Donut Break, so critical to organic farming

The truth is, in the last five and a half years, Powisset has become my home. I grew up here, fell in love with friends here, turned a new decade older, cried, fought, regretted, felt proud and lived. In large part, that attachment is due to the crew and to you - the community and CSA members - without which, the farm wouldn’t be filled with this overflowing life that drives it forward. This place is truly special, and I hope you know how grateful I feel to you, my community, for welcoming me, sharing the ups and downs of the season and allowing me to become part of your farm family. As I like to say, we cannot grow food in a vacuum, and every farm needs a community of devoted eaters. It is the support and appreciation of people like you who make long hours worth it, who remind us of the significance of this work, and who are helping to change the shape of our food culture. We all eat, but choosing how and what you eat has a power that is often overlooked. It may be hard to chew through pounds of local rutabaga, but it is honorable work, in my opinion.
Getting my tractor cultivation on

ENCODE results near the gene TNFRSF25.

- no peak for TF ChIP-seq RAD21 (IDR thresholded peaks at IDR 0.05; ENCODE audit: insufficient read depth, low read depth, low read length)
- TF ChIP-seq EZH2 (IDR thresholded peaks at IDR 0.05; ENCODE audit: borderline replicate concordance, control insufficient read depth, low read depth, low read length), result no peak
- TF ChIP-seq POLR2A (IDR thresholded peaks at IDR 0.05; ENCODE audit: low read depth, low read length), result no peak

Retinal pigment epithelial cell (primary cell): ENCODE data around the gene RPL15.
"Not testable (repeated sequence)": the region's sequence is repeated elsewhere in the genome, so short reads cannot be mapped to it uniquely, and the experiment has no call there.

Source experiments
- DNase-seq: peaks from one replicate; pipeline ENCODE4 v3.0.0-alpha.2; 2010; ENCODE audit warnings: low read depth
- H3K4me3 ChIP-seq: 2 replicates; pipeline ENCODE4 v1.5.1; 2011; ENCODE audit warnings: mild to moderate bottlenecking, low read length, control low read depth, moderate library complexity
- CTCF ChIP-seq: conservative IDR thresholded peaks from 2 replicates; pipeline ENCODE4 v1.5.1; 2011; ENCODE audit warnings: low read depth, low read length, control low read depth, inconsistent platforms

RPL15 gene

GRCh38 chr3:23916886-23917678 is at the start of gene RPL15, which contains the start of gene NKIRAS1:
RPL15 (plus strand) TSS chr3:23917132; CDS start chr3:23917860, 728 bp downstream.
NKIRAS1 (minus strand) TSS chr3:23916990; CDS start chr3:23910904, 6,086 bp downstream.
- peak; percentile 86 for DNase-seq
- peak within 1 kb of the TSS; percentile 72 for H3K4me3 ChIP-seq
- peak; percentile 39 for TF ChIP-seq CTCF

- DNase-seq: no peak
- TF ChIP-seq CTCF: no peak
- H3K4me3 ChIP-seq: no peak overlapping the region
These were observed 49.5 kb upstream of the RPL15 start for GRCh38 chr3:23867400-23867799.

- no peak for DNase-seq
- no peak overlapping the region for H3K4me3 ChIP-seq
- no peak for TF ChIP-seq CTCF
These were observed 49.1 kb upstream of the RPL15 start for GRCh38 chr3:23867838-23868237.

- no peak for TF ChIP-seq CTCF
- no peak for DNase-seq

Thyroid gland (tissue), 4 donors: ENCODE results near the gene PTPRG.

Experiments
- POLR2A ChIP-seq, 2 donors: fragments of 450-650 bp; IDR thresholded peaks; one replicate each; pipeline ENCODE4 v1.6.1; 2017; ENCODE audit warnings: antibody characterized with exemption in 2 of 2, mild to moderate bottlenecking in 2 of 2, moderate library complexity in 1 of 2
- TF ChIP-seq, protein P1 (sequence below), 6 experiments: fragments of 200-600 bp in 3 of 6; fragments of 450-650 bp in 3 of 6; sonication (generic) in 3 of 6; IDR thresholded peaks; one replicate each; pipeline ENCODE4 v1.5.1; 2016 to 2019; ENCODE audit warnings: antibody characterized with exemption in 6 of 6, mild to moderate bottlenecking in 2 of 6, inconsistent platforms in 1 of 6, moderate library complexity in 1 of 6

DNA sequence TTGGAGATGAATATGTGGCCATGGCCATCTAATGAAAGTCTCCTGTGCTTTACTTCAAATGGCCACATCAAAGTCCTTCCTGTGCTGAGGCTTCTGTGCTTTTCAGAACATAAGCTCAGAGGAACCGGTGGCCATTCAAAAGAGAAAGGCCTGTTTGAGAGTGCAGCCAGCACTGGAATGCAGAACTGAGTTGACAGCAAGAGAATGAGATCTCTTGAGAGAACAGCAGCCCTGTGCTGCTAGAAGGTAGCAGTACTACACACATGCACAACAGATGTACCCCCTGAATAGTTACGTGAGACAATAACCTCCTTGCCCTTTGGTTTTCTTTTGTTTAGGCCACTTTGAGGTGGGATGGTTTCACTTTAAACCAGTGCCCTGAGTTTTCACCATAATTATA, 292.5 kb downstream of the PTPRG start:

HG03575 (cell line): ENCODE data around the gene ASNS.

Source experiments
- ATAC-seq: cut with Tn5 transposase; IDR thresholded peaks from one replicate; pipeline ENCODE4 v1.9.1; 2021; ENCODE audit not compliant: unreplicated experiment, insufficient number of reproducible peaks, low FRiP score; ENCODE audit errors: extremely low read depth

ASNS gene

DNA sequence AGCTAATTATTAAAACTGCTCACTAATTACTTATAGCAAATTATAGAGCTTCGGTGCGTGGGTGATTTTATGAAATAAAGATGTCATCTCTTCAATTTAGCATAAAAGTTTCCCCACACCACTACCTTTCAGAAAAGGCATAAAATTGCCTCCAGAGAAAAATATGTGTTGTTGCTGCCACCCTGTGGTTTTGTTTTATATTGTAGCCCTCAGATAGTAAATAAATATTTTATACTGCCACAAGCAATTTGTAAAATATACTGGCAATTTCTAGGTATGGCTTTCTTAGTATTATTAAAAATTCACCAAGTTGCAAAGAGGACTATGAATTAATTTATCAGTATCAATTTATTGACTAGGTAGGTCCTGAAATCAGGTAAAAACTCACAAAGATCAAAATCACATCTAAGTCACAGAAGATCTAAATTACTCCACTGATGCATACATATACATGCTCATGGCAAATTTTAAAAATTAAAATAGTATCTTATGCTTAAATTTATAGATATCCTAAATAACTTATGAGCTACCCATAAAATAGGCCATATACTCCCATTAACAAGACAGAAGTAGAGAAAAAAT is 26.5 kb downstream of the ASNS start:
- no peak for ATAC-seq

I’d like to take a moment to express my profound gratitude for the many crew members, workshares and volunteers, with whom I’ve had the true privilege to sweat alongside of over the years. Sometimes I think working at Powisset is like getting to work in the daily company of your heroes, and each person brings so many gifts, it’s really mind-boggling. And or course, without the talents of Meryl LaTronica, this farm wouldn’t be the place it is, but words fail me to explain my thankfulness on that one.

Well, this is long enough, but hey, one last blog, I thought I could take some artistic license. Thank you for letting me in to your farm life. It has been an honor to be in community with you. My partner Reuben and I are headed to Bowdoin, Maine next week to take on a new adventure. I don’t plan on being much of a stranger to Powisset, so I hope we cross paths again. Until then, keep in touch if you’d like (tessa.pechenik@gmail.com), or come visit, as I’d love to see a familiar face.
High fives and kale bunches,

Tessa Pechenik

1 comment:

  1. Country life is a good life, as far as I'm concerned. Springtime is the best, I think, when the buds start popping. The little farms of 100 acres or less are pretty much gone now. So it is good to hear about places that feature CSA, or Community Supported Agriculture. It's a way to get back to the earth.